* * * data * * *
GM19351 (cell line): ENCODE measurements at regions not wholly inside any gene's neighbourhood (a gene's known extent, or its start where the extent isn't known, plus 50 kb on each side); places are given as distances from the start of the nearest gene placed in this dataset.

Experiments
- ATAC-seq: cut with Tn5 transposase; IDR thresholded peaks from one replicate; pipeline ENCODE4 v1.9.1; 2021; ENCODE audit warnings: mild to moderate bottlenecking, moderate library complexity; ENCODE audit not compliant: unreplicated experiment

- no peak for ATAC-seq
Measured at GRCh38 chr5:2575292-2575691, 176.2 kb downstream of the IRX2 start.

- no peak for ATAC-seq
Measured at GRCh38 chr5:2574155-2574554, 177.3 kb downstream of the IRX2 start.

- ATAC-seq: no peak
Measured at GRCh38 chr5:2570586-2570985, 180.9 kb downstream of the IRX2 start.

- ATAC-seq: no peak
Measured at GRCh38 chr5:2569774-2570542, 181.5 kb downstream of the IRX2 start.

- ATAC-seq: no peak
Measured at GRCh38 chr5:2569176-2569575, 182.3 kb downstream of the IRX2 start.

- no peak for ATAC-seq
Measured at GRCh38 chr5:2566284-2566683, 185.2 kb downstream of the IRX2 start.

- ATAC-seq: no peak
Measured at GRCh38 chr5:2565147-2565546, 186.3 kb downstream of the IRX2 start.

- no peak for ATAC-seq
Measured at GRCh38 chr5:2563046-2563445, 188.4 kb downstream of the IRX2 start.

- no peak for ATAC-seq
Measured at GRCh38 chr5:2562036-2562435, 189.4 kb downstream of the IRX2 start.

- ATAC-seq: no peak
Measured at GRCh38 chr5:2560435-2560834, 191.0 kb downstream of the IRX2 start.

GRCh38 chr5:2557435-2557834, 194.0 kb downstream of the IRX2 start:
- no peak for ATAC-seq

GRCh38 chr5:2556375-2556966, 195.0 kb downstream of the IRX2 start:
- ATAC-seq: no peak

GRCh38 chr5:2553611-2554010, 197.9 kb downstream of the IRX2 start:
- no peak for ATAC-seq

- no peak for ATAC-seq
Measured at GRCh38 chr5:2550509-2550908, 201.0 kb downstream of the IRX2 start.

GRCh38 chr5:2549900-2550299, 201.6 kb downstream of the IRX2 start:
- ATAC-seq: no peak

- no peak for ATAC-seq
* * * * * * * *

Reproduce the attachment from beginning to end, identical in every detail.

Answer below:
GM19351 (cell line): ENCODE measurements at regions not wholly inside any gene's neighbourhood (a gene's known extent, or its start where the extent isn't known, plus 50 kb on each side); places are given as distances from the start of the nearest gene placed in this dataset.

Experiments
- ATAC-seq: cut with Tn5 transposase; IDR thresholded peaks from one replicate; pipeline ENCODE4 v1.9.1; 2021; ENCODE audit warnings: mild to moderate bottlenecking, moderate library complexity; ENCODE audit not compliant: unreplicated experiment

- no peak for ATAC-seq
Measured at GRCh38 chr5:2575292-2575691, 176.2 kb downstream of the IRX2 start.

- no peak for ATAC-seq
Measured at GRCh38 chr5:2574155-2574554, 177.3 kb downstream of the IRX2 start.

- ATAC-seq: no peak
Measured at GRCh38 chr5:2570586-2570985, 180.9 kb downstream of the IRX2 start.

- ATAC-seq: no peak
Measured at GRCh38 chr5:2569774-2570542, 181.5 kb downstream of the IRX2 start.

- ATAC-seq: no peak
Measured at GRCh38 chr5:2569176-2569575, 182.3 kb downstream of the IRX2 start.

- no peak for ATAC-seq
Measured at GRCh38 chr5:2566284-2566683, 185.2 kb downstream of the IRX2 start.

- ATAC-seq: no peak
Measured at GRCh38 chr5:2565147-2565546, 186.3 kb downstream of the IRX2 start.

- no peak for ATAC-seq
Measured at GRCh38 chr5:2563046-2563445, 188.4 kb downstream of the IRX2 start.

- no peak for ATAC-seq
Measured at GRCh38 chr5:2562036-2562435, 189.4 kb downstream of the IRX2 start.

- ATAC-seq: no peak
Measured at GRCh38 chr5:2560435-2560834, 191.0 kb downstream of the IRX2 start.

GRCh38 chr5:2557435-2557834, 194.0 kb downstream of the IRX2 start:
- no peak for ATAC-seq

GRCh38 chr5:2556375-2556966, 195.0 kb downstream of the IRX2 start:
- ATAC-seq: no peak

GRCh38 chr5:2553611-2554010, 197.9 kb downstream of the IRX2 start:
- no peak for ATAC-seq

- no peak for ATAC-seq
Measured at GRCh38 chr5:2550509-2550908, 201.0 kb downstream of the IRX2 start.

GRCh38 chr5:2549900-2550299, 201.6 kb downstream of the IRX2 start:
- ATAC-seq: no peak

- no peak for ATAC-seq